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A critical examination of open innovation theory and practice.

A critical examination of open innovation theory and practice.

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An essay for the 2011 Undergraduate Awards Competition by Judith Hannaway. Originally submitted for Managing Open Innovation at University of Ulster, with lecturer Brendan Galbraith in the category of Business & Economics
An essay for the 2011 Undergraduate Awards Competition by Judith Hannaway. Originally submitted for Managing Open Innovation at University of Ulster, with lecturer Brendan Galbraith in the category of Business & Economics

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Published by: Undergraduate Awards on Aug 29, 2012
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A critical examination of open innovation theory and practice.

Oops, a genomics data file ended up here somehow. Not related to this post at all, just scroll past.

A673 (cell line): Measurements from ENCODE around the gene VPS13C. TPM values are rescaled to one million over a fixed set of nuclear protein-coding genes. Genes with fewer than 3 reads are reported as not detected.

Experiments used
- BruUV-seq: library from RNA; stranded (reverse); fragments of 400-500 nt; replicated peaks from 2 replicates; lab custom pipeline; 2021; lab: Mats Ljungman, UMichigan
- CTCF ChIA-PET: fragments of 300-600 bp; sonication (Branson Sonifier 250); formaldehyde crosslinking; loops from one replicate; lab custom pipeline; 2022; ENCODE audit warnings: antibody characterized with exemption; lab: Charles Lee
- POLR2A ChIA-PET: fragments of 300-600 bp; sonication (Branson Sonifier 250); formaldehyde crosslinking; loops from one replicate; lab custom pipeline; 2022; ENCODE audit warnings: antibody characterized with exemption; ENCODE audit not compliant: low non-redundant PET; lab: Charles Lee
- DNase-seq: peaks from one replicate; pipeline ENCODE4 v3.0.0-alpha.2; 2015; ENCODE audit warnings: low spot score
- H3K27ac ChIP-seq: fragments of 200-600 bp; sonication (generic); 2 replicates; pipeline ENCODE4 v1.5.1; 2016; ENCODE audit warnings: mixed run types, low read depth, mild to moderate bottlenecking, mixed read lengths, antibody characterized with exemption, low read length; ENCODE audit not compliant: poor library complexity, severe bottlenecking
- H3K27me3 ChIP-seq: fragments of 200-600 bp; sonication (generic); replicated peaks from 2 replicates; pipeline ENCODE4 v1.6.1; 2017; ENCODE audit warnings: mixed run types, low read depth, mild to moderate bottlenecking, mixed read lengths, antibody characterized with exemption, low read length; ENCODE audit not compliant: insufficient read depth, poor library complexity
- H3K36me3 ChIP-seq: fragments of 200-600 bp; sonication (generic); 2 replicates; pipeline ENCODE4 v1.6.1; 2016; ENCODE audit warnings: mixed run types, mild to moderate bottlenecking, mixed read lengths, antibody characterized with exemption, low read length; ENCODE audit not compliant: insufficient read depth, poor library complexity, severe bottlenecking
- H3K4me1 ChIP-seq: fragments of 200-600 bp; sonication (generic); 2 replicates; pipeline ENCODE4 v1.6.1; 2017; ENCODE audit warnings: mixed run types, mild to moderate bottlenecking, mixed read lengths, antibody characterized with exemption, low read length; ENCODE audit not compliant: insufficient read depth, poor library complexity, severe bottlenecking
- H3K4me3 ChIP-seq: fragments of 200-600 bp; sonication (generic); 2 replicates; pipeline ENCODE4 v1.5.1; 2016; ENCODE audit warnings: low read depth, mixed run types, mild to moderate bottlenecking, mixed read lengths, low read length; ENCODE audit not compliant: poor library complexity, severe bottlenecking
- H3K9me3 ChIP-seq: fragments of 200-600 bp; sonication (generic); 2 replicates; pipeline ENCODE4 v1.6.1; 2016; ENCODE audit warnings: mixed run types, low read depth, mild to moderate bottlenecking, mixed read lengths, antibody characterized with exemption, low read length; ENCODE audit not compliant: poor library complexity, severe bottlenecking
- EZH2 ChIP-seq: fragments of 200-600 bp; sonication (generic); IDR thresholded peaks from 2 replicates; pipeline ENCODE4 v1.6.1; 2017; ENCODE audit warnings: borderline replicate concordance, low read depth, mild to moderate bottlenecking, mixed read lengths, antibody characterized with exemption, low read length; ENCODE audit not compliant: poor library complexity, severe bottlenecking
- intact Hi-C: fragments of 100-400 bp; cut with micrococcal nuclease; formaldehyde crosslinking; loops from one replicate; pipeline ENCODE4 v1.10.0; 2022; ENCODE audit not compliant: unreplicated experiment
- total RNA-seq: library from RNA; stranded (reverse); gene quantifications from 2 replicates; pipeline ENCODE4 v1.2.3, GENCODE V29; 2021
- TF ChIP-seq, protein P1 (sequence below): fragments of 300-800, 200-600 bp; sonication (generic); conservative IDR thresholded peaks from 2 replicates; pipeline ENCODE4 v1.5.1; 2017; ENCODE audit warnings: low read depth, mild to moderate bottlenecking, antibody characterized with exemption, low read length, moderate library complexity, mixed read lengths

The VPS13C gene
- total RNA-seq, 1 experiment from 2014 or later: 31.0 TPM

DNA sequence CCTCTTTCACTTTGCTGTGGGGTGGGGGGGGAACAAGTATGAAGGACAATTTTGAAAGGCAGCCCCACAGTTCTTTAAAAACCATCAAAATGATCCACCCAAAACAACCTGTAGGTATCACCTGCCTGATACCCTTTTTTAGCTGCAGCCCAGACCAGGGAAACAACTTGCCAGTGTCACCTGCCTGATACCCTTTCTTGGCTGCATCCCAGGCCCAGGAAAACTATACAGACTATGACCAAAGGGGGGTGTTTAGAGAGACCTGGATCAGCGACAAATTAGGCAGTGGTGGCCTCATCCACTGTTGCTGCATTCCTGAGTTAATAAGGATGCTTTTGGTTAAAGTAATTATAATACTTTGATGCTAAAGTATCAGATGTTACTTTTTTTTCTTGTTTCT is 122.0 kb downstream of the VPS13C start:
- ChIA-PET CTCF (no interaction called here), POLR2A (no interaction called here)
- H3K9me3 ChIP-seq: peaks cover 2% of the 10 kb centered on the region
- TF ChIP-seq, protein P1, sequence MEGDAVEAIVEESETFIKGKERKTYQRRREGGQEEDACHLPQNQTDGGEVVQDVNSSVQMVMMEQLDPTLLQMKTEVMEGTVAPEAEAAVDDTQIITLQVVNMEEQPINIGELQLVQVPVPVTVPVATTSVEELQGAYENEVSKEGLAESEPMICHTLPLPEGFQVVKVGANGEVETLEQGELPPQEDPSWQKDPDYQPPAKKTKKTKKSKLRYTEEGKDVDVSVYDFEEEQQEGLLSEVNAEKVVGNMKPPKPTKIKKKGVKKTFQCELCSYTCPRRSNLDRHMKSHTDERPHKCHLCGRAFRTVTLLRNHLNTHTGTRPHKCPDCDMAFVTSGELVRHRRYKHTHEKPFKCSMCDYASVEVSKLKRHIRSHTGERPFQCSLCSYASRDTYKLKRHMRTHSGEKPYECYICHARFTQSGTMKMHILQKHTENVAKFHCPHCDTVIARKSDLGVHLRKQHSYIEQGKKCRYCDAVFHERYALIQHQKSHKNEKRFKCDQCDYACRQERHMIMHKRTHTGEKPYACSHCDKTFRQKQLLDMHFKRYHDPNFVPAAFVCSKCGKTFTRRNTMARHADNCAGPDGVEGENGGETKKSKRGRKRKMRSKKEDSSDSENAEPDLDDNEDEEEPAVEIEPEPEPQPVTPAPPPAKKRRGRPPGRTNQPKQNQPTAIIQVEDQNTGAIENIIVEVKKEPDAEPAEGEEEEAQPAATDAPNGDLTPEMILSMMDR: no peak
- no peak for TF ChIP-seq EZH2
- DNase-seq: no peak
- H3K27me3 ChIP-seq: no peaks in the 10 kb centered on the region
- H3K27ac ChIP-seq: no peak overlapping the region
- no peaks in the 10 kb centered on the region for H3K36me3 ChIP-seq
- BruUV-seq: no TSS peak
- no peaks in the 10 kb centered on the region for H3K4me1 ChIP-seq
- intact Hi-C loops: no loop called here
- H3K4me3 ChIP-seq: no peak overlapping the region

The term Open Innovation was coined by Henry Chesbrough in 2003. Chesbroughdefines this new information paradigm as (2004:23):The Open Innovation paradigm assumes that firms can and should use externalas well as internal ideas, and internal and external paths to market, as theylook to advance their technology. Open Innovation assumes that internal ideascan also be taken to market through external channels, outside a firm's current businesses, to generate additional value.The aim of this paper is as follows: to define Open Innovation (OI), why is itnecessary to adopt the OI model, what are the different types of OI and the associatedmanagerial challenge. It will also discuss the role of OI in practice and whether it hasa future in this global market place.Chesbrough proposes that in order for companies to remain competitive, they shouldrevaluate their business model to allow ideas created within their organisation to beshared or sold to other information users in order for those ideas to progress.Likewise, he believes that organisations should source ideas from as wide a pool of resources as possible. That through sharing information, organisations can gain newknowledge, that they perhaps did not have the facilities to harness on their own.Marketing Week claims (2008:17) “At its heart is a belief that the seeds of innovationare more likely to be found outside businesses than within.”Fowles and Clark (2005:46) surmise that “Many innovative companies relied almostentirely on their in-house scientists and assessed their innovation ability based on thenumber of patents turned out in a year.” Organisations, particularly those in thetechnology industry, are starting to turning away from this traditional model of closedinnovation and are experimenting in open innovation, IBM is prime example of acompany that has moved away from the closed model and released five hundred patents in order to adopt open innovation.One of the biggest reasons for this shift in how companies source their ideas is therising cost of Research and Development (R&D) within traditional closed structure.Chesbrough (2007:24) states that “The rising costs of technology development wouldimply that only the big will get bigger” This would leave no room for emerginginnovations in the market place, if they were not introduced by one of the bigger corporations.A current case study of Intel by Chesbrough (2007:24) shows;The soaring cost of building a semiconductor fabrication facility, or “fab.” In2006, Intel Corp. announced two new fabs, one in Arizona and the other inIsrael. Each was estimated to cost more than $3 billion. Just 20 years ago, anew fab would have cost about 1% of that.With Intel’s partnerships, they are able to divide the cost of building fab’s and sharethe resources with their partners. As widely reported by the media, the globaleconomy is suffering a recession. Organisations cannot afford to take risks in1